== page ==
Stephen wrote a comment on September 10, 2010

The Free software movement has been about freedom of being able to use software – they feel that they have battled long and hard to establish and maintain those freedoms, so naturally they can get protective and touchy about what is seen as an assault on this territory.
However, this does not mean there are not certain legitimate criticisms.

*Is it free if it is not available and accessible to all?

** Some of the mailing lists used to be full of attitude the lines of “you don’t know how to use a computer, so you do not belong here. Go away until you know how to use a computer” – such attitudes discourage those who came to learn, and gave the message that this software was not for all, only the initiated

**I have found Ubuntu message boards to be different altogether – arguably they have promoted more freedom for more people than the purists

* Cross platform is a legitimate form of freedom because it adds a dimension of choice and flexibility – I use R on Windows because Windows is a corporate diktat; whereas at home I can use Linux, Mac or (more than one version of) Windows. This means I am not tied to one OS and there is the start of competition, which in itself can held drive at least freedom of choice.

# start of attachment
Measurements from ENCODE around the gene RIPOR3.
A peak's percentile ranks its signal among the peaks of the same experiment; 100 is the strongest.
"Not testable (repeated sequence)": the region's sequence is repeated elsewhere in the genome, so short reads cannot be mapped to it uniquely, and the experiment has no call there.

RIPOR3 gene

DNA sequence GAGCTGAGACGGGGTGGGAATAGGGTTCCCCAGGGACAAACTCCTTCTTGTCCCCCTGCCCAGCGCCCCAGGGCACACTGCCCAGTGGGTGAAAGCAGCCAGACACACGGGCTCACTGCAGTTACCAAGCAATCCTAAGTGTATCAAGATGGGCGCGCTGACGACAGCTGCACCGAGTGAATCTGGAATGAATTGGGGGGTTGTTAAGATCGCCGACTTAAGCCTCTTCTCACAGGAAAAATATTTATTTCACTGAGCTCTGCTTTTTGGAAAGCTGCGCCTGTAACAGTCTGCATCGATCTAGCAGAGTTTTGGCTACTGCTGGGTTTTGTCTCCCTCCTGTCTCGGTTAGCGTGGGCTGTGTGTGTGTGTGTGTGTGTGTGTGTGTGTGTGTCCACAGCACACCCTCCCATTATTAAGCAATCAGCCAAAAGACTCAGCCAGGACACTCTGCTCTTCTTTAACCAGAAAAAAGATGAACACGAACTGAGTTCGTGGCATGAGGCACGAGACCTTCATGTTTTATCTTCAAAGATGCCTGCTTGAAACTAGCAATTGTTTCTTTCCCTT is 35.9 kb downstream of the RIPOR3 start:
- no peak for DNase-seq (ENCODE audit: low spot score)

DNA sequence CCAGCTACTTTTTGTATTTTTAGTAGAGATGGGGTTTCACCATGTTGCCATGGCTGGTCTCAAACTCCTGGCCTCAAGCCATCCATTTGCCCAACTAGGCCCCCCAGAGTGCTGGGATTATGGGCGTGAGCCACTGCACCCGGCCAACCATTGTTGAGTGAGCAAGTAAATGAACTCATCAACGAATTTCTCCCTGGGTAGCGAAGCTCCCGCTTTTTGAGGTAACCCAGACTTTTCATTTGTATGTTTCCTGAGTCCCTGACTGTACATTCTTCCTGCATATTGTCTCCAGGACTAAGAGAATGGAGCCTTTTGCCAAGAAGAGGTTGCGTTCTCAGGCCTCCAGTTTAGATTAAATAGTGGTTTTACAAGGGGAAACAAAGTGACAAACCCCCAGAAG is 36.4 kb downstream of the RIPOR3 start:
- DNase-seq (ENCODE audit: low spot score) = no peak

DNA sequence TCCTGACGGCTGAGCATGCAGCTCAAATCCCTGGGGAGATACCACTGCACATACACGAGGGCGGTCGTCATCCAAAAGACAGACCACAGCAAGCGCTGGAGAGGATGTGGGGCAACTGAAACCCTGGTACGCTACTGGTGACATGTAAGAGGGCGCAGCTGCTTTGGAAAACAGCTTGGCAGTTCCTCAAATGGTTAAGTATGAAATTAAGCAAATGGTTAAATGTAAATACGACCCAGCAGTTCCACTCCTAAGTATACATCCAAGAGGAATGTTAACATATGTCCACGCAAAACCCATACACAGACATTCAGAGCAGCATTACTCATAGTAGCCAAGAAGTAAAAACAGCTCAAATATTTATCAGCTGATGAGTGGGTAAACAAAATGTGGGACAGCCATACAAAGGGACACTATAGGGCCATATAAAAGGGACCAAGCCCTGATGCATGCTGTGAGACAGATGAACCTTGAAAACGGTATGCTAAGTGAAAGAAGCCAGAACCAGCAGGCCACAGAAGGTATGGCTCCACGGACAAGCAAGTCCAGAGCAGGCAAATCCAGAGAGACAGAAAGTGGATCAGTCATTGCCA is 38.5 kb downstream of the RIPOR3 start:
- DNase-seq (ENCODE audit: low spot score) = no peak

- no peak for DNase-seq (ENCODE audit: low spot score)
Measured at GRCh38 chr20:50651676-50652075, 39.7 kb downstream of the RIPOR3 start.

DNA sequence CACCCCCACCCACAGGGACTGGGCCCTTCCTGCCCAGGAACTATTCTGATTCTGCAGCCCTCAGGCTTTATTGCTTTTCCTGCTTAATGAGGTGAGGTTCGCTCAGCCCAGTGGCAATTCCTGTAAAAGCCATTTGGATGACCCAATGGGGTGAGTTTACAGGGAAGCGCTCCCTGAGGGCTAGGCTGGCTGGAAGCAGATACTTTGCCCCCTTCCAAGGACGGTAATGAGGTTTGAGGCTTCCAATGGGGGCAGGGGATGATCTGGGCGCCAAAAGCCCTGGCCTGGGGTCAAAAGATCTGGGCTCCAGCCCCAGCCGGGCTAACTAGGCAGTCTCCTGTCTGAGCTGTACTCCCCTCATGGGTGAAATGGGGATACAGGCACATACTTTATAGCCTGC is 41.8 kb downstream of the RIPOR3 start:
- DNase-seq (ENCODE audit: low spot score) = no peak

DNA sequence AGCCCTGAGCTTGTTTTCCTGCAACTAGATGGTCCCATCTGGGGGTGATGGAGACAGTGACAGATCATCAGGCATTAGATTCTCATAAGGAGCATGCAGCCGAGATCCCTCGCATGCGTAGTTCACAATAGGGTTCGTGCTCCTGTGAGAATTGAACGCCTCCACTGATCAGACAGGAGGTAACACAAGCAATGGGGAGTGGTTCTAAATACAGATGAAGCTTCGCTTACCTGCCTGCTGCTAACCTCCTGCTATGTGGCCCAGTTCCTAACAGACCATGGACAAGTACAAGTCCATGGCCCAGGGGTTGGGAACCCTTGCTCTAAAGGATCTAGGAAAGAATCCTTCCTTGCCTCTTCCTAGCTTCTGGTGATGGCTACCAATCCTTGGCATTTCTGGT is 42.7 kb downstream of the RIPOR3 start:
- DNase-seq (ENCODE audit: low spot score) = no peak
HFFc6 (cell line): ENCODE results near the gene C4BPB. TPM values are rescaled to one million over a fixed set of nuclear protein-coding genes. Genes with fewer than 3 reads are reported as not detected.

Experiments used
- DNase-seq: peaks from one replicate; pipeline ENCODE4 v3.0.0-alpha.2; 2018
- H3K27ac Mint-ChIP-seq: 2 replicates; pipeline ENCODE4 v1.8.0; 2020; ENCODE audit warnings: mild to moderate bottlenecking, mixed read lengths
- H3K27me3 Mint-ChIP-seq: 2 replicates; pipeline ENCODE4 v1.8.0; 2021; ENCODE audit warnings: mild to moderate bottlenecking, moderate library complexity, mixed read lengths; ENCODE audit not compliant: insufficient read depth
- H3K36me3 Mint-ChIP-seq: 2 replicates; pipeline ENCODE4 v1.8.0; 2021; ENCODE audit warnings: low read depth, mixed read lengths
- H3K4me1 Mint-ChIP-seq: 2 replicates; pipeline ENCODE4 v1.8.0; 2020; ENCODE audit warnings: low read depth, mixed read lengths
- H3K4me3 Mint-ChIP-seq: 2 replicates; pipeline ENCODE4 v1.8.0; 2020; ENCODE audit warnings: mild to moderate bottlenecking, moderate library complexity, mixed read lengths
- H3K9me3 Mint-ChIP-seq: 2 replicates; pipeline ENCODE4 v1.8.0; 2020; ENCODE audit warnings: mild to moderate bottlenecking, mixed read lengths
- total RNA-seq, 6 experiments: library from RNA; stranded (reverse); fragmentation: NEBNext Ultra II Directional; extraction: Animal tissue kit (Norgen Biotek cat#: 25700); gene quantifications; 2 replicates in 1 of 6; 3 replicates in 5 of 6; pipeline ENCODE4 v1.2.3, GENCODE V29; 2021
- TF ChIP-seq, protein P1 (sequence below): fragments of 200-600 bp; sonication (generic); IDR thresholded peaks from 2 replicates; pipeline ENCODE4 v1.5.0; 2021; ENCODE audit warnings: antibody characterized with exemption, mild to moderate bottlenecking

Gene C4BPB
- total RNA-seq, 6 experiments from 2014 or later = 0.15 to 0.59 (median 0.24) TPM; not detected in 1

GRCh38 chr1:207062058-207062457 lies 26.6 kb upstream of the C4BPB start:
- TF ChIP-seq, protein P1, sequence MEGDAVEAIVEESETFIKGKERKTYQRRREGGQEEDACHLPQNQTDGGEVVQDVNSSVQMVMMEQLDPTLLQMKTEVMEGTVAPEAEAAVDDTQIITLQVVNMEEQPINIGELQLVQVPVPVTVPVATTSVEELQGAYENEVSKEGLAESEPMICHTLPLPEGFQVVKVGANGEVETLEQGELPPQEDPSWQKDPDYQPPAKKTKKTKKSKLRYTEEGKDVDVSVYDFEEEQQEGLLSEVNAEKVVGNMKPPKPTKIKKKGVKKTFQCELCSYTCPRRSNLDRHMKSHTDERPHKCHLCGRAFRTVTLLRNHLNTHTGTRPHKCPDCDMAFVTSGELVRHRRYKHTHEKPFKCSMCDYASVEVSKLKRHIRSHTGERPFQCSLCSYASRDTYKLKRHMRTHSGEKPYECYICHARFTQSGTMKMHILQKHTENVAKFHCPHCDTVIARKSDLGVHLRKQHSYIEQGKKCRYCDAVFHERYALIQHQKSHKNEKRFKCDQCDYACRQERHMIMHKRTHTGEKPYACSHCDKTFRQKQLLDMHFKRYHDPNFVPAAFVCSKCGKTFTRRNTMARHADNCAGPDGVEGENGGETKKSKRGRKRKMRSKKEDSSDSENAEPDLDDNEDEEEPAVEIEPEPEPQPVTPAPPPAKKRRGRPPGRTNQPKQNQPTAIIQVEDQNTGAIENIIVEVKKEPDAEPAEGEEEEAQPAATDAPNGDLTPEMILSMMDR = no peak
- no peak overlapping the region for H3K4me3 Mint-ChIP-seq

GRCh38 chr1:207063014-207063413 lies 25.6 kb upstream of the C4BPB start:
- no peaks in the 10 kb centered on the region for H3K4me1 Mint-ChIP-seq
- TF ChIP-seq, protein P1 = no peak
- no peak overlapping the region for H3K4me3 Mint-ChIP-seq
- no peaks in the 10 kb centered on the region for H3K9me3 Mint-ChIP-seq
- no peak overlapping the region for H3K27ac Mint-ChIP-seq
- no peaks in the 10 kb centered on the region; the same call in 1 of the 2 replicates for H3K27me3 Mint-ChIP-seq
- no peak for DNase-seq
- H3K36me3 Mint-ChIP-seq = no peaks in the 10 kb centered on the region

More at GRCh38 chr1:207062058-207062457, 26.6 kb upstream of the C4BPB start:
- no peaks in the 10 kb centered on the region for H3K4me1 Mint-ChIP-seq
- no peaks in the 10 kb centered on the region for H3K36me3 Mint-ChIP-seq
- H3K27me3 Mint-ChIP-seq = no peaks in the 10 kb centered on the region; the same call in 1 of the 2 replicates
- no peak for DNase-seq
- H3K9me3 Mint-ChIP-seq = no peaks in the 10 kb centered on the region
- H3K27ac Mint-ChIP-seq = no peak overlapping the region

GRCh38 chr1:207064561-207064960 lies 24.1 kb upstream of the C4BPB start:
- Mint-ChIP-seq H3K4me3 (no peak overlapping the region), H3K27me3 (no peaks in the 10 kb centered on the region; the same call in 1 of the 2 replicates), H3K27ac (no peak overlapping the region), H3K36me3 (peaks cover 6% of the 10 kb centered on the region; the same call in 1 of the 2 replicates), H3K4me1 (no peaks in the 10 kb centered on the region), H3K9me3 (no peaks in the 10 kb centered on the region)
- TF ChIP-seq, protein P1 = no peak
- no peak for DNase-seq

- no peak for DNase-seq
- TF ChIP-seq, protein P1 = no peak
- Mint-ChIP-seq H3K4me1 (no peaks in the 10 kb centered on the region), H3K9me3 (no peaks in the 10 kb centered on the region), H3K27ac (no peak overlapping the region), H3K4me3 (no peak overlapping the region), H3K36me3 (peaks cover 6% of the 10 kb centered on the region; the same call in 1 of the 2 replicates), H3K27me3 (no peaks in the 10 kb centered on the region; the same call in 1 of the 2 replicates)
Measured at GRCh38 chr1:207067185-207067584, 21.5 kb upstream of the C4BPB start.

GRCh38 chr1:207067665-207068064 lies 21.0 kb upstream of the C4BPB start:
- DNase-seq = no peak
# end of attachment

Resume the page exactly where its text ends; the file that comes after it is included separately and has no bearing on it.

I am not quite sure what the chasm is – is it to main stream accessibility or is it towards closed source?

Closed source is not necessarily a bad thing, if there is choice, and if people are still free to operate their own other choices (including free software).

Propriety data formats may be more of a problem than closed source because it means there is limited opportunity to exercise choice.

Rob Oakes wrote a comment on September 10, 2010

Hi Stephen,

Thanks for this thoughtful comment. On most of your points, I could not agree more.

In fact, you managed to hit three of the five points in the next article, only more succinctly than I could have said it. (Speaking of the next entry, I shall post shortly. I am up to my eyeballs trying to finish the writing book. The publisher has finally laid down a hard deadline and I really need to comply.)

I shall post the next entry as soon as I have a bit more breathing room. (Deadlines suck.)